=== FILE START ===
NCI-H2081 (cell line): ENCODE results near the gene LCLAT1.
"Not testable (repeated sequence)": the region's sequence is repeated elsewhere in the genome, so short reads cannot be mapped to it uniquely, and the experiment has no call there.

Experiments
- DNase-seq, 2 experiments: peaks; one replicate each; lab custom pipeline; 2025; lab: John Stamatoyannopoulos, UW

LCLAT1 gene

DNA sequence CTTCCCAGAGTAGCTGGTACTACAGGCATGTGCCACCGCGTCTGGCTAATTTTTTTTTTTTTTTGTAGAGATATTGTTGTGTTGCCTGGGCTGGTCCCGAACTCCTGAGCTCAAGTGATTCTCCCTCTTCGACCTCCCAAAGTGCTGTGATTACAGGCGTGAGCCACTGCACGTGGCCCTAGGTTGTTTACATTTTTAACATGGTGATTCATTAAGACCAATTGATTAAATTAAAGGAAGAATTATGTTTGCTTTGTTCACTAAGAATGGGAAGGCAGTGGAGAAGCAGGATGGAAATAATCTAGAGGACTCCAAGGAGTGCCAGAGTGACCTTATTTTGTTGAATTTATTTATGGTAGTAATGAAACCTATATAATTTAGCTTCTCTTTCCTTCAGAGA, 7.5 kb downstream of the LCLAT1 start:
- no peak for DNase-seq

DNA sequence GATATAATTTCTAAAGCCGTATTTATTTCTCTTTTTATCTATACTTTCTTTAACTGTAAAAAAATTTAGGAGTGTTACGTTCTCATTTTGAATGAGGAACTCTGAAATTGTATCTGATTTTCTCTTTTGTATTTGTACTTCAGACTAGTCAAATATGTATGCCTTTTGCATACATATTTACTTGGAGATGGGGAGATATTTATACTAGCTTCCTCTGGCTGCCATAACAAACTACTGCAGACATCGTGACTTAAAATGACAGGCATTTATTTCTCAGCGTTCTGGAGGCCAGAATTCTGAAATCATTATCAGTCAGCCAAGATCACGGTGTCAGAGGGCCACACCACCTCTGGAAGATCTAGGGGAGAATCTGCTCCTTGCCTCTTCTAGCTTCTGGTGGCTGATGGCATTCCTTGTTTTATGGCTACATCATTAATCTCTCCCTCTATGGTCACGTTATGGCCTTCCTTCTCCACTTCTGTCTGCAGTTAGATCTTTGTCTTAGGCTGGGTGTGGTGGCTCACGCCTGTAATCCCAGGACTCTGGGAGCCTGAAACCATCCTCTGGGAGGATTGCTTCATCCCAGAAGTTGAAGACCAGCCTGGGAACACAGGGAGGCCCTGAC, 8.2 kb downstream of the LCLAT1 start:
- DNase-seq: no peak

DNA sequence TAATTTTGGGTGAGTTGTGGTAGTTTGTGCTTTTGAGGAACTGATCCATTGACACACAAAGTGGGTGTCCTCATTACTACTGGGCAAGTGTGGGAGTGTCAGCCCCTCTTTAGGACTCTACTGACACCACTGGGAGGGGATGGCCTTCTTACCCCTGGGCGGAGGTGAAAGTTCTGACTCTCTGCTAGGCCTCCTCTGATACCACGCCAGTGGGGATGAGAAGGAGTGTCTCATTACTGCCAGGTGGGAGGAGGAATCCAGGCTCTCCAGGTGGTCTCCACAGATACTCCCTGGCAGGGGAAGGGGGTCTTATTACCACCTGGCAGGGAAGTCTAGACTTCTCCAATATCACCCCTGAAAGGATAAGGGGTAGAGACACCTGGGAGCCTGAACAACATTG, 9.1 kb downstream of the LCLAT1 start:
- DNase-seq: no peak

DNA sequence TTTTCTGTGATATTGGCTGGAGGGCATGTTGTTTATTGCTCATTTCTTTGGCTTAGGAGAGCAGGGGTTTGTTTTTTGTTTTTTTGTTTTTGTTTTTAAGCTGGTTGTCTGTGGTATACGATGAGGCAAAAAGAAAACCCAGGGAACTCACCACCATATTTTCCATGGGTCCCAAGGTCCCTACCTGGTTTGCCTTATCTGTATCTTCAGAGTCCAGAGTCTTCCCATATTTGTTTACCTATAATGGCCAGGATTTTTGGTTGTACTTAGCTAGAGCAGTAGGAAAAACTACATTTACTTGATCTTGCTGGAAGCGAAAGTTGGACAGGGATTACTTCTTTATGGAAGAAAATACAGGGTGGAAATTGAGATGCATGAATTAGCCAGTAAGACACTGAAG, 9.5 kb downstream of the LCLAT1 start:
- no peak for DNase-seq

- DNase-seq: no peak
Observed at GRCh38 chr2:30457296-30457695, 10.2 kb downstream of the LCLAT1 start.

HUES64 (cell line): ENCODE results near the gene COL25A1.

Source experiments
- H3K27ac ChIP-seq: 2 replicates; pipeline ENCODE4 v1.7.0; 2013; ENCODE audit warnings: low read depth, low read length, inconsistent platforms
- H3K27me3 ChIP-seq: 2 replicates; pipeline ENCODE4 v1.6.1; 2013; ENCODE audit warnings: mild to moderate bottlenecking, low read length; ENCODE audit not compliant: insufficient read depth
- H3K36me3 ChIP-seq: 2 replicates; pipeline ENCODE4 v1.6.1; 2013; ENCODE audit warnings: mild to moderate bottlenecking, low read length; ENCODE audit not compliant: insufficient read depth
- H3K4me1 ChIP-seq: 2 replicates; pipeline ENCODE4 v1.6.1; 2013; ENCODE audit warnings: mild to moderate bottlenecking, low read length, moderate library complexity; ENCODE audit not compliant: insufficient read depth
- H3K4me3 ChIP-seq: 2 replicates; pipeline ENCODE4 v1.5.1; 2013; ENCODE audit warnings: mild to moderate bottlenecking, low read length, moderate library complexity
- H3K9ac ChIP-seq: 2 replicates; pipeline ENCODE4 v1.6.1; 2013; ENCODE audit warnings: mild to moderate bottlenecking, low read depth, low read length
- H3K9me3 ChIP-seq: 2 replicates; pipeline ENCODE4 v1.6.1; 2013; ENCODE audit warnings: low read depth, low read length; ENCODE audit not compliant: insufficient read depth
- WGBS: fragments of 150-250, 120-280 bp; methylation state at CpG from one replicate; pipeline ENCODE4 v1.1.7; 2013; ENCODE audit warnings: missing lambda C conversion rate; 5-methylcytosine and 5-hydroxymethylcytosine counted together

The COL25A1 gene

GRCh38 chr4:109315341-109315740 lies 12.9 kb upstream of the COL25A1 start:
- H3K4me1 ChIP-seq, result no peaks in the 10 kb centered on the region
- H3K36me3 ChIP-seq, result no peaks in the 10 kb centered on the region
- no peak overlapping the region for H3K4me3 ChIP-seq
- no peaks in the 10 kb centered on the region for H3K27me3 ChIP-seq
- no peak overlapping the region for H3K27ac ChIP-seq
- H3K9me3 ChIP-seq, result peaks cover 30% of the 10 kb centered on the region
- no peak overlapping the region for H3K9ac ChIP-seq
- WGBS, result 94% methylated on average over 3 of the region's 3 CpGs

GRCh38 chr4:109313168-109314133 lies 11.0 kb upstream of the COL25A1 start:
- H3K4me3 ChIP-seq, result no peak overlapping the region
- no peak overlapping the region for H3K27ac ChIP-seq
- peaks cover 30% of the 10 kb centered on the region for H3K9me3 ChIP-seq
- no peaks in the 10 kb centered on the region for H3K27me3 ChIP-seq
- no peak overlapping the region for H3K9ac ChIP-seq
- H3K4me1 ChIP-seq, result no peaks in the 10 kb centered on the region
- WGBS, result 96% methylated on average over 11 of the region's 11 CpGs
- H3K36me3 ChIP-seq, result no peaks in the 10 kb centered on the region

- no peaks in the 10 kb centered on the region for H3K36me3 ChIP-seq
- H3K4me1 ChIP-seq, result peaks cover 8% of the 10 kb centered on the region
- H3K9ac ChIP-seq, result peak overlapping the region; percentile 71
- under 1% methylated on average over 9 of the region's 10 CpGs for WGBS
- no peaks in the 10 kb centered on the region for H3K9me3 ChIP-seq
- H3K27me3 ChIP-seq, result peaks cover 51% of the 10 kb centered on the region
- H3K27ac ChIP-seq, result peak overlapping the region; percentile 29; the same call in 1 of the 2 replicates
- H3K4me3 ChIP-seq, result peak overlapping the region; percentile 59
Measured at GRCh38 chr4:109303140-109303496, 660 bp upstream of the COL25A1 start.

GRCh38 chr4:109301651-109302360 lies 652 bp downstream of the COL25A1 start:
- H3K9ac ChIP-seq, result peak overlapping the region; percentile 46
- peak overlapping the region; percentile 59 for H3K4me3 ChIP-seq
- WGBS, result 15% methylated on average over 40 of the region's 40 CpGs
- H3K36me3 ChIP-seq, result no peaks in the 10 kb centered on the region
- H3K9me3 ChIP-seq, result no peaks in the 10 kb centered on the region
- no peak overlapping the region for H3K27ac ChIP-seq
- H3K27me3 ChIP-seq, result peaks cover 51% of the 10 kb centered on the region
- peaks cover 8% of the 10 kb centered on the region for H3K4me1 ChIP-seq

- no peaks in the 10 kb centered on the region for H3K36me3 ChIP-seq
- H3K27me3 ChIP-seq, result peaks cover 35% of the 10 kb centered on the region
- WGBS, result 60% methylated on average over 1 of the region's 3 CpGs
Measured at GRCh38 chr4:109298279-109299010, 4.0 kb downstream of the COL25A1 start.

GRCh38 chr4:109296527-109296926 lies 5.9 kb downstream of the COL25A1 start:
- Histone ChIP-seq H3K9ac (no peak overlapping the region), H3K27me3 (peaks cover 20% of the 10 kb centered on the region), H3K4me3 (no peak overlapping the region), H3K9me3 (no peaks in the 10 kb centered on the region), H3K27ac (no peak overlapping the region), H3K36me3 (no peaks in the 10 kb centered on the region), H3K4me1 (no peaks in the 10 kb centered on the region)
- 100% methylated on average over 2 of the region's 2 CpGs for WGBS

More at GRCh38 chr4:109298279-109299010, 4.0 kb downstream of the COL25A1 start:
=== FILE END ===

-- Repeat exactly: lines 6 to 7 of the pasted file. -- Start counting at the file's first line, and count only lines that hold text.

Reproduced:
DNA sequence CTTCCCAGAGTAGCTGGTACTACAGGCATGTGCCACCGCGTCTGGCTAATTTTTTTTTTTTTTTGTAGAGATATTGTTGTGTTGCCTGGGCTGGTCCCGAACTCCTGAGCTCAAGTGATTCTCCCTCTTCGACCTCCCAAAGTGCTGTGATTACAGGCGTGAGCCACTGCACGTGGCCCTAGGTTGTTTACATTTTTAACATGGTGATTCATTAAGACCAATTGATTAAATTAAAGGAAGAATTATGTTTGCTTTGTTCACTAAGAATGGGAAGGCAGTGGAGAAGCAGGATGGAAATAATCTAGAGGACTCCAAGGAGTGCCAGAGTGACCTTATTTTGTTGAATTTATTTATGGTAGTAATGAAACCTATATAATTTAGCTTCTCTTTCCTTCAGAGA, 7.5 kb downstream of the LCLAT1 start:
- no peak for DNase-seq